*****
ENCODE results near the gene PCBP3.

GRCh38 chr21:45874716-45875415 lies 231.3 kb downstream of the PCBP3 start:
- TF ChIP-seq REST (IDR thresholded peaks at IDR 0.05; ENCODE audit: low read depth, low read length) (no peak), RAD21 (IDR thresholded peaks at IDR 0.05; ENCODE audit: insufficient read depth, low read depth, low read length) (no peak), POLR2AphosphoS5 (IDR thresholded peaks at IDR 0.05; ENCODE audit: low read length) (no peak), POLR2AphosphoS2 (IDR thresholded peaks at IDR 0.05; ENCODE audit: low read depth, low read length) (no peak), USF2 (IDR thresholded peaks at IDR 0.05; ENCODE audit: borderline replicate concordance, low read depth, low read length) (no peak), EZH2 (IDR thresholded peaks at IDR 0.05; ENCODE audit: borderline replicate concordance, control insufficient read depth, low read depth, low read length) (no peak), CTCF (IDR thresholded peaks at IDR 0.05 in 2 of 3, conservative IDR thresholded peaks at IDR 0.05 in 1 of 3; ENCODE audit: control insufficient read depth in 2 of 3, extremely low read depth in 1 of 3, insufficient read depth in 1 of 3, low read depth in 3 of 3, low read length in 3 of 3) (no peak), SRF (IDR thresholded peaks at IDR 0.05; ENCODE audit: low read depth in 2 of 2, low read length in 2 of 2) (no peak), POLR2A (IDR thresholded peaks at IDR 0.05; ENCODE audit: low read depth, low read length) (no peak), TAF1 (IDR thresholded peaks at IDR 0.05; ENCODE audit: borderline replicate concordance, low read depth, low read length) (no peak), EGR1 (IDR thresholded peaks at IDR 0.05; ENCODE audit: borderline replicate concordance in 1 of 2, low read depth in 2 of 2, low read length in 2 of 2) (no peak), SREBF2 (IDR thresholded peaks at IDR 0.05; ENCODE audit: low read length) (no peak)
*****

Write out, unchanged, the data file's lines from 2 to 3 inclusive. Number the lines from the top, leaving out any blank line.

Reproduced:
GRCh38 chr21:45874716-45875415 lies 231.3 kb downstream of the PCBP3 start:
- TF ChIP-seq REST (IDR thresholded peaks at IDR 0.05; ENCODE audit: low read depth, low read length) (no peak), RAD21 (IDR thresholded peaks at IDR 0.05; ENCODE audit: insufficient read depth, low read depth, low read length) (no peak), POLR2AphosphoS5 (IDR thresholded peaks at IDR 0.05; ENCODE audit: low read length) (no peak), POLR2AphosphoS2 (IDR thresholded peaks at IDR 0.05; ENCODE audit: low read depth, low read length) (no peak), USF2 (IDR thresholded peaks at IDR 0.05; ENCODE audit: borderline replicate concordance, low read depth, low read length) (no peak), EZH2 (IDR thresholded peaks at IDR 0.05; ENCODE audit: borderline replicate concordance, control insufficient read depth, low read depth, low read length) (no peak), CTCF (IDR thresholded peaks at IDR 0.05 in 2 of 3, conservative IDR thresholded peaks at IDR 0.05 in 1 of 3; ENCODE audit: control insufficient read depth in 2 of 3, extremely low read depth in 1 of 3, insufficient read depth in 1 of 3, low read depth in 3 of 3, low read length in 3 of 3) (no peak), SRF (IDR thresholded peaks at IDR 0.05; ENCODE audit: low read depth in 2 of 2, low read length in 2 of 2) (no peak), POLR2A (IDR thresholded peaks at IDR 0.05; ENCODE audit: low read depth, low read length) (no peak), TAF1 (IDR thresholded peaks at IDR 0.05; ENCODE audit: borderline replicate concordance, low read depth, low read length) (no peak), EGR1 (IDR thresholded peaks at IDR 0.05; ENCODE audit: borderline replicate concordance in 1 of 2, low read depth in 2 of 2, low read length in 2 of 2) (no peak), SREBF2 (IDR thresholded peaks at IDR 0.05; ENCODE audit: low read length) (no peak)